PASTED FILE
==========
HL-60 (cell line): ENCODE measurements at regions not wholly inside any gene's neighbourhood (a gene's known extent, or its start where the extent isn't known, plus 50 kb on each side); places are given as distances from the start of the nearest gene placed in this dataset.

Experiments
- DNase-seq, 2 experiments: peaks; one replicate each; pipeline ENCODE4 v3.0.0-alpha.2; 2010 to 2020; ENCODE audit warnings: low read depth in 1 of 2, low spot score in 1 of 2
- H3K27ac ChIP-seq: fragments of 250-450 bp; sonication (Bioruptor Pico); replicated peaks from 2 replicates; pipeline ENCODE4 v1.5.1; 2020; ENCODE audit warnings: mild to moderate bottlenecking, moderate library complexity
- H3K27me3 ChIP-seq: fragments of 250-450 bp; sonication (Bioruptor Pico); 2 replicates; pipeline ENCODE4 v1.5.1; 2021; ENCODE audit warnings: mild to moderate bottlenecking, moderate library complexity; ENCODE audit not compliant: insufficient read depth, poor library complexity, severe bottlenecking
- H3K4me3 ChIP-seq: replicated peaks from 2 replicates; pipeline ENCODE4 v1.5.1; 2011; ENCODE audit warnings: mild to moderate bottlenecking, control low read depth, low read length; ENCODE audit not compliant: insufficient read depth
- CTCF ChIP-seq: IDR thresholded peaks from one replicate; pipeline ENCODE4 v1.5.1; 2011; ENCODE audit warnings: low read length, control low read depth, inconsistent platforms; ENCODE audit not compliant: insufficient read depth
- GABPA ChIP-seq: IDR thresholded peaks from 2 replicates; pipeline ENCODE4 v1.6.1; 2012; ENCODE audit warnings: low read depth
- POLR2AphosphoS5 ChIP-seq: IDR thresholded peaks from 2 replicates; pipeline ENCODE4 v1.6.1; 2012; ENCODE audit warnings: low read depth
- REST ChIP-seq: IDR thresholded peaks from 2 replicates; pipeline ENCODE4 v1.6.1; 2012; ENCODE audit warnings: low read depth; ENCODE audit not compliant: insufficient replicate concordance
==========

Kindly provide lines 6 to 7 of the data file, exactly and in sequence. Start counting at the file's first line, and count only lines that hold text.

- H3K4me3 ChIP-seq: replicated peaks from 2 replicates; pipeline ENCODE4 v1.5.1; 2011; ENCODE audit warnings: mild to moderate bottlenecking, control low read depth, low read length; ENCODE audit not compliant: insufficient read depth
- CTCF ChIP-seq: IDR thresholded peaks from one replicate; pipeline ENCODE4 v1.5.1; 2011; ENCODE audit warnings: low read length, control low read depth, inconsistent platforms; ENCODE audit not compliant: insufficient read depth